As we honor Veteran’s Day, we explore a seldom acknowledged aspect of military and intelligence history—the profound impact of language on the fate of nations. CQ fluency, shaped by this history, reflects on our country’s complex past, recognizing the service of individuals from diverse backgrounds.
the unseen contribution of language
Language, a subtle yet powerful force in our history, has played a pivotal role in military operations. Technologies like Google Translate and predictive text find their roots in war-funded research, thanks to early linguistic pioneers. From World War I’s Choctaw Telephone Squad to the Navajo Code Talkers of World War II, individuals fluent in tribal languages and English became unsung heroes, using their linguistic skills for secret communication.
a complicated history
The irony is not lost on those who made a sacrifice serving for a nation that marginalized their identities. Native Americans, Black Americans, Hispanic Americans, Asian Americans—all faced the predicament of fighting for a country that didn’t always honor their rights. Despite historical complexities, the U.S. military eventually recognized the service of the linguistic soldiers, the Native American Code Talkers, whose contributions were classified until 1968. They swore to secrecy, unable to share their heroic efforts even with family. The recognition they deserved was slow but eventually acknowledged.
a grateful acknowledgment
Our country’s diverse history is mirrored in its languages. As we pay tribute to those who served, we recognize language as a force shaping military strategies, preserving cultural identities, and overcoming barriers. Those at the intersection of language paved the way for the linguistic diversity we embrace today. In acknowledging the past, we look to the future of language translation propelled by modern technology. On this Veteran’s Day, we extend gratitude to all who served, honoring the complex history that defines our nation. CQ fluency celebrates veterans like Paris Moeini, our Interpretation Manager, whose story, career, and background embody the thread of language in the tapestry of American history.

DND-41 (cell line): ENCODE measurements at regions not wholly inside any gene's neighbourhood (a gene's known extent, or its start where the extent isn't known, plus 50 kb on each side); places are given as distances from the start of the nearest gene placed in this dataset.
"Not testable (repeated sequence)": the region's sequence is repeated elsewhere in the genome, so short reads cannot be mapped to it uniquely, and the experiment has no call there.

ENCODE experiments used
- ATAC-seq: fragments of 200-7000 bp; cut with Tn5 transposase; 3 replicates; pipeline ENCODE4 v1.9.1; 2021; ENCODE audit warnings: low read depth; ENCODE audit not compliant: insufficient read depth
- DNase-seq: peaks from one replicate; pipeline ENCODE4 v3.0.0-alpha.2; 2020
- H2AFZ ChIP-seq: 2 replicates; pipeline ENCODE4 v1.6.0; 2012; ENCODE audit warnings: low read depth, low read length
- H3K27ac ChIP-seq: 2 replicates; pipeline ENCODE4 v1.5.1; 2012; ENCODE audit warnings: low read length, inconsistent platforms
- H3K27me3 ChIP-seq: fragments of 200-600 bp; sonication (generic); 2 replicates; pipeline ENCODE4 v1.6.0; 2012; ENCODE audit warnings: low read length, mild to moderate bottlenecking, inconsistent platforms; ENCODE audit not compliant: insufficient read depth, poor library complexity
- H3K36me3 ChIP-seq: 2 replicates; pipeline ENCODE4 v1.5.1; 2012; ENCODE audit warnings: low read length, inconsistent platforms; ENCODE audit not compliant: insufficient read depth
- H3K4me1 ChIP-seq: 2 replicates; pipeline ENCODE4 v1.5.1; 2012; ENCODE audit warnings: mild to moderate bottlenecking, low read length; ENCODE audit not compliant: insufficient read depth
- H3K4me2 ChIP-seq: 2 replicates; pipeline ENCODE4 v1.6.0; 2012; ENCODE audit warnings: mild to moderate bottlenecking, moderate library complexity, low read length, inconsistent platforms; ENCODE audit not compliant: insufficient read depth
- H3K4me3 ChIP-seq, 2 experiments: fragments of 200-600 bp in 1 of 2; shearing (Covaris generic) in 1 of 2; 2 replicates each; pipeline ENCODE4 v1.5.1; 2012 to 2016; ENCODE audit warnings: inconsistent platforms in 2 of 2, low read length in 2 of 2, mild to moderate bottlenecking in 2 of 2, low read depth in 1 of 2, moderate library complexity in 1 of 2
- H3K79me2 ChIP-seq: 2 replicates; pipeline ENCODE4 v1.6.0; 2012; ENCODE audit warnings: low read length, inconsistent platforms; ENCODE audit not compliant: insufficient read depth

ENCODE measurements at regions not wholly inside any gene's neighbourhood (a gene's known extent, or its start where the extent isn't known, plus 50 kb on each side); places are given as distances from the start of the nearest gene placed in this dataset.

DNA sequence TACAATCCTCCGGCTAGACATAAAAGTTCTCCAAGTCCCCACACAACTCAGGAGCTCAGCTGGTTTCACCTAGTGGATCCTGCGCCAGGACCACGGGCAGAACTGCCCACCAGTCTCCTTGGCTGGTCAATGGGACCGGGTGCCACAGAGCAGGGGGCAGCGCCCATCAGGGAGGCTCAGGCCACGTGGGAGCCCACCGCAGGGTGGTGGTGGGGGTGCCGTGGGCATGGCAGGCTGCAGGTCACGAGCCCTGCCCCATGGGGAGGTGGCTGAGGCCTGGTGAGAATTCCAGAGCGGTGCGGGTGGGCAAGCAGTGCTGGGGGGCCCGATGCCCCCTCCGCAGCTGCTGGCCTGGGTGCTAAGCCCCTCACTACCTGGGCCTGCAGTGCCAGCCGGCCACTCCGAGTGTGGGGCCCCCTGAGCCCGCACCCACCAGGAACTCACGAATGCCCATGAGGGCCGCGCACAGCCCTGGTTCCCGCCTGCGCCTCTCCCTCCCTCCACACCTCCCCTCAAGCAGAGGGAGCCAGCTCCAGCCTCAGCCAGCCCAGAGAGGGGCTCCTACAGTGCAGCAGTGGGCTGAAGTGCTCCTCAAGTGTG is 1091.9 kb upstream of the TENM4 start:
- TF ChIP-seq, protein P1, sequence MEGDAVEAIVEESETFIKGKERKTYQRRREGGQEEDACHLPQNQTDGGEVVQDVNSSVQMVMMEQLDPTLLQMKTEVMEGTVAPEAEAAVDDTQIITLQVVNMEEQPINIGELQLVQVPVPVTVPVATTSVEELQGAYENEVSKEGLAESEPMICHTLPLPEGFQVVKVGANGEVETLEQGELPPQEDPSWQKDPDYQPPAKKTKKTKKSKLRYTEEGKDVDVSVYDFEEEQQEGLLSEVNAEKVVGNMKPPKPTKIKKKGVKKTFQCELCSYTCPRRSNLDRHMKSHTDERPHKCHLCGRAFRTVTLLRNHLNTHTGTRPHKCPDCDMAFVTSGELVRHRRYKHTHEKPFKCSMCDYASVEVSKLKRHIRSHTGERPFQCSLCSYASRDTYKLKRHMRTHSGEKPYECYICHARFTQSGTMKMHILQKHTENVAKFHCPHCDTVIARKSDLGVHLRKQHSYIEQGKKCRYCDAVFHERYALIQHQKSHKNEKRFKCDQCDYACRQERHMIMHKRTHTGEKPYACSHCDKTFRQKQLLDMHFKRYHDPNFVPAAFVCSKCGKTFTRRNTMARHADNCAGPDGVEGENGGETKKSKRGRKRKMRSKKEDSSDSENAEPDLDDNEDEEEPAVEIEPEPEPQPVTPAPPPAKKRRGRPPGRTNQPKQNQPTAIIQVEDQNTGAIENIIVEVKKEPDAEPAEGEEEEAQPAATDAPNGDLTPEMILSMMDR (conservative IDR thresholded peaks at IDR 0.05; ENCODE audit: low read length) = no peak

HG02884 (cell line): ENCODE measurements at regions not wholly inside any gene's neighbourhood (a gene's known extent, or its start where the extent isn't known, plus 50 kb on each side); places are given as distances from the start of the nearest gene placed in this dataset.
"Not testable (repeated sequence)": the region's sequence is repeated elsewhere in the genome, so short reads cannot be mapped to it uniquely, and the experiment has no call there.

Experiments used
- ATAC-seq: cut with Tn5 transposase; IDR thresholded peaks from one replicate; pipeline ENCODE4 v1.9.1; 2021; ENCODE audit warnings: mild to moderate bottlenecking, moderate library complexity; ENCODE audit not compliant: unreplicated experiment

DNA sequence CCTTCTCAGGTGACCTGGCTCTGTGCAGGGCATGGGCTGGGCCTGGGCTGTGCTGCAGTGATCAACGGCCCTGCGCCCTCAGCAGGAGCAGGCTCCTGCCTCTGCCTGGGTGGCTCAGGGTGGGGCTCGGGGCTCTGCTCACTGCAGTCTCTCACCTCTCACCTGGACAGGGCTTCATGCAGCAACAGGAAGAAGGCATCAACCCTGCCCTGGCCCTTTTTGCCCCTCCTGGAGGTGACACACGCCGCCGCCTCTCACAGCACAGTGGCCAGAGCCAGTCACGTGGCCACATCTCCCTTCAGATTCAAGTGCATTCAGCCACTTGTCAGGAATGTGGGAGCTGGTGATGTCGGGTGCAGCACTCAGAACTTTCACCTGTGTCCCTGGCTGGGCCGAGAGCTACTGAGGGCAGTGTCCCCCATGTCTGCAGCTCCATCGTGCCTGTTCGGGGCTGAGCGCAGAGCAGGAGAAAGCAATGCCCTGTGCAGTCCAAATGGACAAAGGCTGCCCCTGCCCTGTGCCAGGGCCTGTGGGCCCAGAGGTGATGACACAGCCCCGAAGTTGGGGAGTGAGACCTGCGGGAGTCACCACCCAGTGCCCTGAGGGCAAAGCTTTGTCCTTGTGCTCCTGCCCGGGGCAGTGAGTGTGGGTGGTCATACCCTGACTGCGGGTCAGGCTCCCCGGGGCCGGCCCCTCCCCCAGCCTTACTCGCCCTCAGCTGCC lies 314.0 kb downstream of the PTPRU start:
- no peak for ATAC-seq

It’s fascinating how language played a crucial role in military history, your journey in the military reflects that. You mentioned before that you were a ballerina, studied economics, and even lived in Paris and London. What led you to join the military, considering your background?
Joining the military was my childhood dream. When I was little people would ask me, “What do you want to be when you grow up?” I would say a soldier. Despite the challenges, I wanted to serve the country that felt like a promised land for “misfits” like me—someone who was never Russian enough, Persian enough, or Armenian enough. I had the option to choose which army I wanted to serve, and I chose the U.S.
America was a home where I can fulfill my personal dream. Serving the American flag gave me the opportunity to protect and serve a nation that allowed me to be myself unapologetically. Even at CQ fluency I’m doing the same thing, trying to impact the people that I meet, just leave them a little happier before they met me.
Your role as a crypto analyst and working with linguists is intriguing. How did your linguistic background shape your military journey?
I spoke Persian, Armenian, and understood Russian. My linguistic skills led me to military intelligence, working closely with linguists who were also trained soldiers. They are called 09 Limas, 09L. I worked with 148 males. I was the only female of my unit, along with my company commander, Captain Cook. I served in Active Duty for four years, up until I turned 30 years of age. With that experience however, it wasn’t just about translation; it was about cultural advocacy. Being an interpreter allows you to understand a culture deeply, a superpower that Artificial Intelligence lacks. This experience led to my desire in being in the language solutions industry.
“It’s about being the voice of the voiceless, understanding the intricacies of human interaction..”
Transitioning from the military to the language industry, you emphasized the limitations of AI in understanding emotions. How do you see the role of human interpreters in bridging cultural gaps?